Why Cleveland’s Domination Has Been Nothing but Boring
When you have single handedly put the flash on both your first and second round opponents, it gives you the right to sit back and kick your feet up while watching your potential foes dismantle each other in a seven game series.
This is exactly what the Cleveland Cavaliers are doing right now. Resting up, perhaps using the lauded hyperbaric oxygen chamber for extended relief. But is this even necessary after watching what Cleveland did to Detroit in the first round, and Atlanta in the second? I won’t lie, it’s been tough watching any series the Cavaliers have been a part of in this post season. You can attribute most of that to the way I’ve been lathered by the Boston/Chicago series. But just as much as you can make an argument for the Cavaliers having too easy of a road in the post season, I can make an argument for why the Cavaliers will be hanging a banner next season.
On to the obvious: the road starts and ends with lots of praise for LeBron James. A player who, hard to believe, has become even more well-rounded. James seems hell-bent on carving his name into a elite class of players whom we discuss using only one name. Want more of a disgusting thought? All postseason James has been knocking down the perimeter shot, and showing improved range behind the three point line. If this is a precursor of what the rest of the league has to deal with for the next ten to fiftteen years, then I think I’ll be blessed to watch another special player in his prime.
With all that being said, let’s not get lost on what the Cavaliers are as a group. Being on the same team as a player as special as LeBron sometimes leads to “stargazing”, as some like to call it, and this hasn’t been evident for one second. The addition of Mo Williams and the surplus of either rugged post defenders or spot-up three point shooters has led to a Cavaliers team that is not only offensively balanced, but built for the postseason with its ability to defend and rebound in a halfcourt-oriented game.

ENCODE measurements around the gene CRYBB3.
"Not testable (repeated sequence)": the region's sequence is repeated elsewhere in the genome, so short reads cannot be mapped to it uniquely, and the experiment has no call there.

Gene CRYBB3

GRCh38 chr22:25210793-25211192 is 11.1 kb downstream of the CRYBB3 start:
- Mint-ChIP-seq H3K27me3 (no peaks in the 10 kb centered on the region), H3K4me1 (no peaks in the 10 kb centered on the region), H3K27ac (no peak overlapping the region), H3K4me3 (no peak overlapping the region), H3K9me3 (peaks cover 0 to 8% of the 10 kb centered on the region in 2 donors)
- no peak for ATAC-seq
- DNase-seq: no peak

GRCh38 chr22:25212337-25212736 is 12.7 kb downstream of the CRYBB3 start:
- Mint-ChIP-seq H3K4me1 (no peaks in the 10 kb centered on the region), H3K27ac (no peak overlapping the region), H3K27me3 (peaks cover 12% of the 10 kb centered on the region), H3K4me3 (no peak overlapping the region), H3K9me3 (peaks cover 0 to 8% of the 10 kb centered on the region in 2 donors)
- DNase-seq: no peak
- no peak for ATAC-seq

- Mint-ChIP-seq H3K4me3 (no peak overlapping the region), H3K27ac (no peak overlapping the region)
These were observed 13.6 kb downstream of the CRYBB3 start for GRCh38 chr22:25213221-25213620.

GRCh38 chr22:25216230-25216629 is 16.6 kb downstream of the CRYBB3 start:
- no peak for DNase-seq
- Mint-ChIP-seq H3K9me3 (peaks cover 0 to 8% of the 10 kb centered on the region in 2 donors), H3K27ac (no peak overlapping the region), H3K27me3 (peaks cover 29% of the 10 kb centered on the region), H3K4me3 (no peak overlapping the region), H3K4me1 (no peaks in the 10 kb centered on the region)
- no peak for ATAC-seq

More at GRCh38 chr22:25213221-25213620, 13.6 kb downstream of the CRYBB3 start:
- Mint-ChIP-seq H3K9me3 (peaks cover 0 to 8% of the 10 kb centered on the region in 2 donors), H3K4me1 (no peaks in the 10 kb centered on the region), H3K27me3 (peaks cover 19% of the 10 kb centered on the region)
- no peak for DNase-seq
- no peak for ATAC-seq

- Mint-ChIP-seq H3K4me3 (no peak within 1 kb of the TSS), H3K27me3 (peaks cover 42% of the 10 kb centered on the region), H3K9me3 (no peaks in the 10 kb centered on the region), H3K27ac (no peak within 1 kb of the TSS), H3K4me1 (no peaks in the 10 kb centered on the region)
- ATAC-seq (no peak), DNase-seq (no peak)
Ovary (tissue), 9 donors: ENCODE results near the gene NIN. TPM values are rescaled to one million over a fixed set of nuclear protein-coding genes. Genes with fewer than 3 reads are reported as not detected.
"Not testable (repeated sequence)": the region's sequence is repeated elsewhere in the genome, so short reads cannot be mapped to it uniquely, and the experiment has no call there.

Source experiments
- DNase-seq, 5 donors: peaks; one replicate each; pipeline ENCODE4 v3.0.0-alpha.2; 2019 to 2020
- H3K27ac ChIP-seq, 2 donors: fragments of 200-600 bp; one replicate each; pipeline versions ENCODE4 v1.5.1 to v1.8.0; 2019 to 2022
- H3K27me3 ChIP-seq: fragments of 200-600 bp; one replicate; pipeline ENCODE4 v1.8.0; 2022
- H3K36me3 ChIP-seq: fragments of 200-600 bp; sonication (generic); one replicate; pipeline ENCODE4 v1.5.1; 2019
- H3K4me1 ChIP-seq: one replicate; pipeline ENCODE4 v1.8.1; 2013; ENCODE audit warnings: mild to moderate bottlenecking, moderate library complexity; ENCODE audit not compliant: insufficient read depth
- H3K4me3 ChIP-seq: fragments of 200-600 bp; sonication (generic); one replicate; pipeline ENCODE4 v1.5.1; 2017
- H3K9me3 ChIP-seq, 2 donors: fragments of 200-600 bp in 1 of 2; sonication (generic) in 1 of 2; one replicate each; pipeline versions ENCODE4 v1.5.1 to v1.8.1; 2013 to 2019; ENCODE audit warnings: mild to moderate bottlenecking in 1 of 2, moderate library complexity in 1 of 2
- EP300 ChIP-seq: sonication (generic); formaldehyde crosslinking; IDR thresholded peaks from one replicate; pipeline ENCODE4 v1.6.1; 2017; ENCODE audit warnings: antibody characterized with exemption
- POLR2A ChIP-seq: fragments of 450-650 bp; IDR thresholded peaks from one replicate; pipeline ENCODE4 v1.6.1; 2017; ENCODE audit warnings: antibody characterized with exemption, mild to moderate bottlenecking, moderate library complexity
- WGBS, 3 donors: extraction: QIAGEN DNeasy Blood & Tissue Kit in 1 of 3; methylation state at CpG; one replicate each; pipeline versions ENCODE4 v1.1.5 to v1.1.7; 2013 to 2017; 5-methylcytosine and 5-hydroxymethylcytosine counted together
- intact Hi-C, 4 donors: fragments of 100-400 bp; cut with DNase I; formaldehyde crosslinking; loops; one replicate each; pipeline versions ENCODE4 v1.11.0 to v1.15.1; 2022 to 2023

Now is any team perfect? Of course not. Right now, if you wanted to be a stickler, turn your head to the Cavaliers’ bench ,which has been responsible for spotty play, at best. Daniel Gibson and Wally have had their issues shooting the ball, while Ben Wallace surprisingly has been seeing lots of the bench as opposed to the court. Leaving the subject of the reserves, it would serve the Cavaliers well to get Ilgauskas going, as he has been noticeably struggling with his perimeter shot. Game four against the Hawks was a good sign, with Big Z netting 14 and 10. With the layoff, however, you worry about the lack of a carryover effect.
Though the Cavaliers have to play the games, there’s no reason to expect Cleveland not to get out of the Eastern Conference. Boston is missing their key piece, and Orlando just does nothing to impress me. (That includes you, Dwight Howard, and your lack of a go-to move.) I think this is Cleveland’s year to win a championship. They can defend and rebound better than anybody, and they have arguably the best player in the game, a player who can single-handedly take over a series by himself. With LeBron James now counting an MVP trophy among his possessions, there is no better time to add a Larry O’Brien trophy to the mix.
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